Avoid Cliches
A cliche is any description that is in common use, and slips almost unconsciously across the tongue. The problem with cliches is they lack the power to present to the reader the impact of what is happening. Just as the cliche rolls off your tongue as the writer, it will slip through the mind of the reader without his realizing what you were trying to say.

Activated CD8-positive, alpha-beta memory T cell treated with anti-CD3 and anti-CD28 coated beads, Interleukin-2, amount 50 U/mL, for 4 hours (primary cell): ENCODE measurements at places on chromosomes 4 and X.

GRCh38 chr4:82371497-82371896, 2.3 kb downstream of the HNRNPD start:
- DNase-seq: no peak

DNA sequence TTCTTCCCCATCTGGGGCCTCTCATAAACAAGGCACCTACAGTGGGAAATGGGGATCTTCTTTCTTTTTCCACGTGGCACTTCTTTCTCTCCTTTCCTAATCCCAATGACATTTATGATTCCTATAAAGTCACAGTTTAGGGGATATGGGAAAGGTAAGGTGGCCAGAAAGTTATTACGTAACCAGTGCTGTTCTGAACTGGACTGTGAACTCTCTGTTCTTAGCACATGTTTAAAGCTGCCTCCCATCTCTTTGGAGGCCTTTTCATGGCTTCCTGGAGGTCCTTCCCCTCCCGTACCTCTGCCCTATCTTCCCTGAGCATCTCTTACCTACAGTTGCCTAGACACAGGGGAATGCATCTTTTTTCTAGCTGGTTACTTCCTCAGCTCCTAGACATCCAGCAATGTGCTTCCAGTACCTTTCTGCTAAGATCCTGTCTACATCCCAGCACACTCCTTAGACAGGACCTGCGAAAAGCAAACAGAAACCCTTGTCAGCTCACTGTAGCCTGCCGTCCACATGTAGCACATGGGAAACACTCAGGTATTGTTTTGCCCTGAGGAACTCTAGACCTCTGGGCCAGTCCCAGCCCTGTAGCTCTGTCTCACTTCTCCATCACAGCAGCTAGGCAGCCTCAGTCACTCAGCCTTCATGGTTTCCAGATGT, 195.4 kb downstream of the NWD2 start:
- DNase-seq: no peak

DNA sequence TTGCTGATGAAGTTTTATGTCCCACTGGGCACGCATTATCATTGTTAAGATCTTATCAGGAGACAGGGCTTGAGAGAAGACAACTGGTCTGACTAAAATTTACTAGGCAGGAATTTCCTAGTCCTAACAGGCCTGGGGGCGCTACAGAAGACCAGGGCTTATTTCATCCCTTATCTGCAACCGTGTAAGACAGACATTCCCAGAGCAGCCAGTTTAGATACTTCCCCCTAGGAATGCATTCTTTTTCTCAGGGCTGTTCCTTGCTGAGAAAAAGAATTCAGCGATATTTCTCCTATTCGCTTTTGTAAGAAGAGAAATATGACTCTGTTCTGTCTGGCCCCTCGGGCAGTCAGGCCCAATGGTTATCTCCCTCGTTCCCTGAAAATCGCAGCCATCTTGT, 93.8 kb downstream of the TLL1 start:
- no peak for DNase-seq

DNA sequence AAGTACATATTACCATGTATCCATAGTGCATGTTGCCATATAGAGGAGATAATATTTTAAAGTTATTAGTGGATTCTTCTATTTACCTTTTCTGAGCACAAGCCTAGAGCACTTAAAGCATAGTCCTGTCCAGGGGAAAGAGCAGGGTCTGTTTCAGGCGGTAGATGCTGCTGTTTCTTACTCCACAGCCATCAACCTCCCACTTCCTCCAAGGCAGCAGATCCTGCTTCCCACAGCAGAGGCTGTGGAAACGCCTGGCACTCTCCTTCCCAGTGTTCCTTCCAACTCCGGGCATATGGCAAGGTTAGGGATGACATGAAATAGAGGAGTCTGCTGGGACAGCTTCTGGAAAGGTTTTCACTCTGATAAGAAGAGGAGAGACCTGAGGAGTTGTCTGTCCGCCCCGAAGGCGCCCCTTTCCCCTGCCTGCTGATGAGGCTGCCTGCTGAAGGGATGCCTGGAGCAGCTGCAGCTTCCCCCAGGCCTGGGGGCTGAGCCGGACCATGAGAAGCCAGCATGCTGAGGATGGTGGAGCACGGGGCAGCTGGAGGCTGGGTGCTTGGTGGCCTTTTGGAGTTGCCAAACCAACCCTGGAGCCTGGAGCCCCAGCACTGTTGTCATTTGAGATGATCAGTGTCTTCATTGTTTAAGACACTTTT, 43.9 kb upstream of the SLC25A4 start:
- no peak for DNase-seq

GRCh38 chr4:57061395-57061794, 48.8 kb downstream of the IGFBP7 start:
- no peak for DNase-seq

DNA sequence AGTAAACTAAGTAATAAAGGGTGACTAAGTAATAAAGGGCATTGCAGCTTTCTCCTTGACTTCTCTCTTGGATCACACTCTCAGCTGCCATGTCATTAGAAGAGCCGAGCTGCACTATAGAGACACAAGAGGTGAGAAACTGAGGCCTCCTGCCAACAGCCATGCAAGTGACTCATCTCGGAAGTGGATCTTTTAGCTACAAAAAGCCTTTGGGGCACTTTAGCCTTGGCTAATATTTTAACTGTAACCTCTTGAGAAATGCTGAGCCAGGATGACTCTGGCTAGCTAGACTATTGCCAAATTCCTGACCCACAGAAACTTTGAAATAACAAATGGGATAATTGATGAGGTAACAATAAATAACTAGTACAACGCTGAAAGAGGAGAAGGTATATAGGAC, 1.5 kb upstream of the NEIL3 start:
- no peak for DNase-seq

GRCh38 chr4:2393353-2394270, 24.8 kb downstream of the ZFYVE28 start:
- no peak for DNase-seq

For instance, if you want to impress upon the reader how white the wedding dress of your character is, and you use the cliche - "White as snow", there is no impact. If you were to write: "The dress was so white it was blinding me, and I had to squint to look at it," now the reader is aware of how white the dress is.


Here is an example from Stephen King. "The house needed a coat of paint as bad as a man in the desert needed a drink of water."
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